I wrote a review of “Resistance” by Barry Lopez for the Winnipeg Free Press, which was published on Sunday July 4, 2004. This post is a longer version of the same review.
Barry Lopez was honoured for his nature writing with an American National Book Award for “Arctic Dreams” in 1986 and a nomination for “Of Wolves and Men”. His talent and power are undisputable. He captures nature scenes with visual and sensory precision, and sheer beauty. His essays, collected in books like “About This Life,” explore the beauty and complexity of living in the natural world.

He takes nature writing very seriously. In an online essay at he wrote that nature writing is the “… strain of American literature that, more than others now, is pursuing the ancient discourse on human fate”.
A Google search brings up articles in which deep ecologists claim Lopez as a living saint of their movement. In published interviews, he suggests that he does not see himself as a Green evangelist, and explains his abiding belief in the power of story – narrative and imagination – to communicate the meaning of living, as a thinking and spiritual person, in the natural world.
He writes with a conscience, examining the impact nature on human life, and the impact of human activity on wilderness. He also drifts into a kind of dreamy post-modern mysticism. There is a definite philosophical slant towards the natural and the primitive in his writing, accompanied by post-modernist snobbery against American culture.
While some people take that kind of thing seriously, I find it to be elitist and condescending.
“Resistance” is presented as a work of fiction, in nine short stories. In the first story, titled “Resistance”, the narrator Owen Daniels is a curator and writer, part of a loose international group of writers, artists, and scholars. They receive letter from an agency called the Office of Inland Security denouncing for terrorizing the imaginations of their fellow citizens. While Lopez doesn’t mention Senator Joe McCarthy, he invokes an atmosphere of cultural war by American corporate interests against art, nature, history, and indigenous cultures, in the name of safety, profit, and progress.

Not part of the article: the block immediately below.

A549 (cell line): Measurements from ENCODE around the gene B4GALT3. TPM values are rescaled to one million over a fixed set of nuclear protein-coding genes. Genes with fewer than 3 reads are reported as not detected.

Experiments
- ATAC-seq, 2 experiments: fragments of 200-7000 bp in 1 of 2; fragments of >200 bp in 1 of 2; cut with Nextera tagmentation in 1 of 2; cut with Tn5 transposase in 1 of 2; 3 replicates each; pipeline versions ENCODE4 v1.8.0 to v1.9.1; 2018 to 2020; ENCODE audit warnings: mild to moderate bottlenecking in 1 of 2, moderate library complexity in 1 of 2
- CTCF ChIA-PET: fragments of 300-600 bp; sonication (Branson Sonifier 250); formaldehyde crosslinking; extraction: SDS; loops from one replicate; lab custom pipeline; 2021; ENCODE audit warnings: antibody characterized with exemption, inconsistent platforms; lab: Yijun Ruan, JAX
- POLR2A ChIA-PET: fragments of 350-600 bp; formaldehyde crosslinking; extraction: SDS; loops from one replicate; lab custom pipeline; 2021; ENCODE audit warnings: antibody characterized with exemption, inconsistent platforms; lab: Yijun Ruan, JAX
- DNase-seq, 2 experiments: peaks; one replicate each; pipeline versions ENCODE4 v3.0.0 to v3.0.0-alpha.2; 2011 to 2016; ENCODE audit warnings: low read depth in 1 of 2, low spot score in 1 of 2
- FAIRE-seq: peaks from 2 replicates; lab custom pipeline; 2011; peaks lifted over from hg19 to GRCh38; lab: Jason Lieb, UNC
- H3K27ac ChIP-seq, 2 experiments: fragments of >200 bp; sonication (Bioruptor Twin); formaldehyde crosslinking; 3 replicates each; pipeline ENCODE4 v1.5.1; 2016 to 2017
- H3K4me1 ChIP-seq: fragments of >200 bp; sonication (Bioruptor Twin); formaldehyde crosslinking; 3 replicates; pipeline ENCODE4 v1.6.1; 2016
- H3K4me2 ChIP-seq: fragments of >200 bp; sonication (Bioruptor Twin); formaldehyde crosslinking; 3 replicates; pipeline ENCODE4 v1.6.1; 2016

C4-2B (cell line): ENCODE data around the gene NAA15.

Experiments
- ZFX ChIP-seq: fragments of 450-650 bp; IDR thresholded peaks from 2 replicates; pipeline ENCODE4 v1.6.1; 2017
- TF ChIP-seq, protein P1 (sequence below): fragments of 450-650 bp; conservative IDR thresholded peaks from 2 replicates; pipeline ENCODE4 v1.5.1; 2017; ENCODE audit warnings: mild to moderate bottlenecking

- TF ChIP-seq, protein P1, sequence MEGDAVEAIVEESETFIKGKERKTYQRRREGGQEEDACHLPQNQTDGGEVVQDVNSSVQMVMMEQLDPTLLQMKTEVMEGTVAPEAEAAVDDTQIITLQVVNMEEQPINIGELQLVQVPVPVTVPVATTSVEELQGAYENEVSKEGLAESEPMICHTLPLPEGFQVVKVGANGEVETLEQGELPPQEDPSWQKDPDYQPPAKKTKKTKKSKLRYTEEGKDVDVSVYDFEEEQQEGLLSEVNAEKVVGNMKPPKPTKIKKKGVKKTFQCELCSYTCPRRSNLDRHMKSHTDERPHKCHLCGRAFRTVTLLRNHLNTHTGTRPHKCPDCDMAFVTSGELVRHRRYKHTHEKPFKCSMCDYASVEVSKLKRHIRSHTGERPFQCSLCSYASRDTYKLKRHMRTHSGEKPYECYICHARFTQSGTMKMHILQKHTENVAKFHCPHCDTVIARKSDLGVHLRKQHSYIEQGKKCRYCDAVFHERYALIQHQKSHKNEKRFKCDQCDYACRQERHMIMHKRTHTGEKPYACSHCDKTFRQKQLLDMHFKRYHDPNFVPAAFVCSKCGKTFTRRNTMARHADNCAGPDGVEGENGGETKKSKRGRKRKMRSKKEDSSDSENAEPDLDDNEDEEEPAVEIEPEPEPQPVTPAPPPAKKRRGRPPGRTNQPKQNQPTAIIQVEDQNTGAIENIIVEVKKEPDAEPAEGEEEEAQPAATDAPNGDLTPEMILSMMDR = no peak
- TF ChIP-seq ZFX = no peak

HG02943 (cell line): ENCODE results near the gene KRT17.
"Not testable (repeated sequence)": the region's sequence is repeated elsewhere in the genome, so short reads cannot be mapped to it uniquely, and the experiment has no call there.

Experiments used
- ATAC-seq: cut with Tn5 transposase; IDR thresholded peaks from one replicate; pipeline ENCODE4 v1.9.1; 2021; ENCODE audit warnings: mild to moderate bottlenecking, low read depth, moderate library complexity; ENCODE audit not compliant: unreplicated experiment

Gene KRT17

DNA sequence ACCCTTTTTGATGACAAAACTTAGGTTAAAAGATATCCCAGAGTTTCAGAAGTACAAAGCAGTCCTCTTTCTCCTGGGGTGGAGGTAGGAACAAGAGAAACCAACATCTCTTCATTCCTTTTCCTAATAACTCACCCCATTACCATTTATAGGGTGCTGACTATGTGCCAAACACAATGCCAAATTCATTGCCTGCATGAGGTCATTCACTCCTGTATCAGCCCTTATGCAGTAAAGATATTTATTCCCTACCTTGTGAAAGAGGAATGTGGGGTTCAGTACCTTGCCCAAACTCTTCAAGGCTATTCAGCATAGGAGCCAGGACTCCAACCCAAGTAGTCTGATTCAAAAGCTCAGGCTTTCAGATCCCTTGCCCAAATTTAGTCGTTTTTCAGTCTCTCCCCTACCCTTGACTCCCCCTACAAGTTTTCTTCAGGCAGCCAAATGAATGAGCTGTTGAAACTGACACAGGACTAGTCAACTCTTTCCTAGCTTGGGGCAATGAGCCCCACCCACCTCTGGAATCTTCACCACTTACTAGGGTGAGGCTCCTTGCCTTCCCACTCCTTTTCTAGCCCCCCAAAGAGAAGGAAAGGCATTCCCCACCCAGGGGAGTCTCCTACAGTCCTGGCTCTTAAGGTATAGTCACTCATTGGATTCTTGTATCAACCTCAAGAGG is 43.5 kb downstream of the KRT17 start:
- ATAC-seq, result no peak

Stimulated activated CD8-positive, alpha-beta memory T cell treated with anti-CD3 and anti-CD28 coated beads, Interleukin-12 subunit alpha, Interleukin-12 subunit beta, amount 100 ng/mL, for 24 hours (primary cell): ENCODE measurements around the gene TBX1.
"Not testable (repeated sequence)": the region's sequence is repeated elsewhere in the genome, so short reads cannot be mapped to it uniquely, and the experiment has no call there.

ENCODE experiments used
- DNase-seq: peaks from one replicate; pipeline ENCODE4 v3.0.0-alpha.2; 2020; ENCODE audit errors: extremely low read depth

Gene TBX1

The members of the group all decide to disappear before they are arrested. Each leaves behind an autobiographical story to explain what led them to resist the conventional and the comfortable. The eight stories that follow “Resistance” are polished meditations on interesting lives, in strange and wonderful places, filled with a a sense of mission and purpose, written with erudition and elegance.
The idea that naturalists, nature writers, artisans, architects, culture critics would be considered as subversives or terrorists – seems more bizarre than many SF premises. It’s hard to say if Lopez believes that free speech and personal freedom are seriously threatened by America’s war on terrorism. He is however clearly upset by fact that his vision of nature and reality is a minority vision, and perhaps a marginal vision.
Each story an argument for the values that Lopez and other post-modern culture critics and nature writers take seriously. There is no story or plot. The narrative voices of the characters are indistinguishable from one another. All the characters are introspective, self-centered, self-righteous and bitter.
The members of Lopez’s fictional band of Rainbow warriors opted out of the conventional life, and led the lives they wanted, but are upset that they aren’t being applauded for it. As lead narrator Owen Daniels explains, he and his friends “cannot tell our people a story that sticks.” He attributes the indifference of America to his kind of story to a mass addiction to mediated entertainments and pop culture. Lopez inadvertently illustrates the ponderous self-importance of the American New Left, its contempt for the good judgment of ordinary people, and its well-founded frustration at being on the margins of real life.
“Resistance” is worthwhile. Lopez is a wonderful writer, He challenges his readers, and while he may not have made his point decisively, he presented it gracefully.
At the same time, I would say that writers like Wendell Berry and Barbara Kingsolver have also made the same points gracefully, and in a more constructive and realistic way.


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